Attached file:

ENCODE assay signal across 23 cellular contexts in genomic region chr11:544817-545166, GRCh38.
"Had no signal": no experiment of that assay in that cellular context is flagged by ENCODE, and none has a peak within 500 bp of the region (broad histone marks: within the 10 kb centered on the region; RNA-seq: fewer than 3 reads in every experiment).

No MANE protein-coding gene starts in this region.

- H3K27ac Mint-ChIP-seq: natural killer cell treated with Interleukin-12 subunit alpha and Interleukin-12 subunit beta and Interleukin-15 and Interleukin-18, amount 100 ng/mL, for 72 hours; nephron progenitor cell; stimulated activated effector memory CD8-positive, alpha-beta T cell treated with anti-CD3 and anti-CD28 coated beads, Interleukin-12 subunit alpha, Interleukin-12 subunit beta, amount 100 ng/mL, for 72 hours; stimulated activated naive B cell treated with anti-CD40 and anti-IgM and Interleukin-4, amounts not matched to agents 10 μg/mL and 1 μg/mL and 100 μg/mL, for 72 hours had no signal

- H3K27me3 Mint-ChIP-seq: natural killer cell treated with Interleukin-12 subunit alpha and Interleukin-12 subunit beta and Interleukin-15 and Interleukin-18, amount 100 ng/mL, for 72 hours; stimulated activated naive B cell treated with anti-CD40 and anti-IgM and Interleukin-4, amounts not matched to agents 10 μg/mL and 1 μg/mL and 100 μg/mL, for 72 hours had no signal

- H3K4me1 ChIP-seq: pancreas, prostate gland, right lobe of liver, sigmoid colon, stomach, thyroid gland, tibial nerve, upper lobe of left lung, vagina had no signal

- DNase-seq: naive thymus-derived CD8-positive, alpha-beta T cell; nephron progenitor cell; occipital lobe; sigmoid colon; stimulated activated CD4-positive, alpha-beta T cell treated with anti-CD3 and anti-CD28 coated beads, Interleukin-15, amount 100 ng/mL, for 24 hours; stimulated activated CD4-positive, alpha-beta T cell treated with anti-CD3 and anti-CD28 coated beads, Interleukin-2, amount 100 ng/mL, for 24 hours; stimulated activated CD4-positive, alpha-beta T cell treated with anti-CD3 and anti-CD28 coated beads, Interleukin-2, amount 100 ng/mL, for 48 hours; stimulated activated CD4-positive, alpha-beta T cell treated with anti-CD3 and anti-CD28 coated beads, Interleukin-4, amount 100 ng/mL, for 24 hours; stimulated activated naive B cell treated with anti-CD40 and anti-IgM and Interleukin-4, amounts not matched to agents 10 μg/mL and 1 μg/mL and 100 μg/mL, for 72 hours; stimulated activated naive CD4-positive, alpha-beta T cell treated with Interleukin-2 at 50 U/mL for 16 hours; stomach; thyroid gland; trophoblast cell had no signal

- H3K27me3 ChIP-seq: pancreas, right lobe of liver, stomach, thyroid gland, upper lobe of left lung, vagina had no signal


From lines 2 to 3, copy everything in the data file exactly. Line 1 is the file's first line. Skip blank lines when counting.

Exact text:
"Had no signal": no experiment of that assay in that cellular context is flagged by ENCODE, and none has a peak within 500 bp of the region (broad histone marks: within the 10 kb centered on the region; RNA-seq: fewer than 3 reads in every experiment).

No MANE protein-coding gene starts in this region.